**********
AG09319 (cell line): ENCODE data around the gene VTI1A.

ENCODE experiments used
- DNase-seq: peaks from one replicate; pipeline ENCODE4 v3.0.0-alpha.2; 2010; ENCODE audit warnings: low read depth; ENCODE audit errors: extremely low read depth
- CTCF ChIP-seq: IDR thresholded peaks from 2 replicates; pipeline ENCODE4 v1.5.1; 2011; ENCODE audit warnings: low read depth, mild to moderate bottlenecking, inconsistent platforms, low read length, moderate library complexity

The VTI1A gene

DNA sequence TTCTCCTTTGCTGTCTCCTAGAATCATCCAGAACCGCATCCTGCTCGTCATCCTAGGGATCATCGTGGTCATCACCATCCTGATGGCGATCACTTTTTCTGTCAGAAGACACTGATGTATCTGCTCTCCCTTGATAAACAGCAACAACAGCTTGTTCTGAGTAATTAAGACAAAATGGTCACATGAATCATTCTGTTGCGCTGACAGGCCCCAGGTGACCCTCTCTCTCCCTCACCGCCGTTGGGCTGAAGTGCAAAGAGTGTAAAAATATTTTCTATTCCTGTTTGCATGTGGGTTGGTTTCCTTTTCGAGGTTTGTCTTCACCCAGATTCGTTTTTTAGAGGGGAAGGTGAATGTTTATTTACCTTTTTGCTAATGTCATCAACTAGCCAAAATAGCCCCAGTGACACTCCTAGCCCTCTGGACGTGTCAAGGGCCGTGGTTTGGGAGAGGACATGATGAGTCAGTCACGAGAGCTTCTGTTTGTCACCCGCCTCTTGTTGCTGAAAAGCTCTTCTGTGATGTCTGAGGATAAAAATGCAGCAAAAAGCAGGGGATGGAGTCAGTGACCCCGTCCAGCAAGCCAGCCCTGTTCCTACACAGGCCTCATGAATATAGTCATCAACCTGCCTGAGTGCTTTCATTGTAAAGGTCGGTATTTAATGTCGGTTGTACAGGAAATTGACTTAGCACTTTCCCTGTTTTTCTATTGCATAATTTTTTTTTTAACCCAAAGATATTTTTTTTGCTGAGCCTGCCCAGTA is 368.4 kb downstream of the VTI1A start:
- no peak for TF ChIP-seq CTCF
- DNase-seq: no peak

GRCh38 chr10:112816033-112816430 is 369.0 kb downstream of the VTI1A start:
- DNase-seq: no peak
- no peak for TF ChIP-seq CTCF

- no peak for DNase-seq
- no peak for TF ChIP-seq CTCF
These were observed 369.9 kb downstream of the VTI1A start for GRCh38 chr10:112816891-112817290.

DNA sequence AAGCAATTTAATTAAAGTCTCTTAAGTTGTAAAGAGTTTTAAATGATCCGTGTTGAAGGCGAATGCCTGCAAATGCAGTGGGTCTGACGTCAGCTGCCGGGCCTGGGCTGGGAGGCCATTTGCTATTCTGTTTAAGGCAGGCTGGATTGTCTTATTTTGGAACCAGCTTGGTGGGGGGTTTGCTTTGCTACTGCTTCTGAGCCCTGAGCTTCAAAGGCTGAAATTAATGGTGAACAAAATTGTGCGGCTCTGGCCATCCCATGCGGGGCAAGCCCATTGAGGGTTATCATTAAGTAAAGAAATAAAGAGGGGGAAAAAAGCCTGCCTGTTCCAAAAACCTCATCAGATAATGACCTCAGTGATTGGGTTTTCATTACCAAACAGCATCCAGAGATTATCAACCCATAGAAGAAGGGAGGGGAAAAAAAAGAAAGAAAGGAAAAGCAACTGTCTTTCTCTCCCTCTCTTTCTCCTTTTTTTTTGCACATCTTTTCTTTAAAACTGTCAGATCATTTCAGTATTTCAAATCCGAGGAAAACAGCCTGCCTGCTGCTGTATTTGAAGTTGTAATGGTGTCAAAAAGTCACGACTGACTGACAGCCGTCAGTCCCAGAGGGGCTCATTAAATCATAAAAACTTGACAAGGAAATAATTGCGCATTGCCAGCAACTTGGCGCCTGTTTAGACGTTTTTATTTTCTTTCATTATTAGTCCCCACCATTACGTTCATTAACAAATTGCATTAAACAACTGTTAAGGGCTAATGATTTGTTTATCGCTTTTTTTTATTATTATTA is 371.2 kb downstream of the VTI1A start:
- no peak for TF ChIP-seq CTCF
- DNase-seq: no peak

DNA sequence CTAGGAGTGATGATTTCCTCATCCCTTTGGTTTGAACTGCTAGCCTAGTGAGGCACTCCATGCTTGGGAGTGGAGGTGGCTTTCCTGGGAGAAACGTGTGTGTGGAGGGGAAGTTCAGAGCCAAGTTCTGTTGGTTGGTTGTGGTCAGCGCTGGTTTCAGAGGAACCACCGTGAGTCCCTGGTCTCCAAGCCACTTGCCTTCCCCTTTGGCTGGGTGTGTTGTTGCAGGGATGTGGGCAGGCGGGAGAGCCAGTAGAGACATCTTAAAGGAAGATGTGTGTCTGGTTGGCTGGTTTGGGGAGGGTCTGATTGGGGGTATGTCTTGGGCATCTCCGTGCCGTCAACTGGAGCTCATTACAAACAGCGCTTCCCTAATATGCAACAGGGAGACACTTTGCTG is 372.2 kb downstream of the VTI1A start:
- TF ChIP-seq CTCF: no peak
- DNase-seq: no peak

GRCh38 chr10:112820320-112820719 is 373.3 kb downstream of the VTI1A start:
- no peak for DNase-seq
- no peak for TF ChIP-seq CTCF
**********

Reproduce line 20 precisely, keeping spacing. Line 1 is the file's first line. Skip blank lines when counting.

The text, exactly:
- DNase-seq: no peak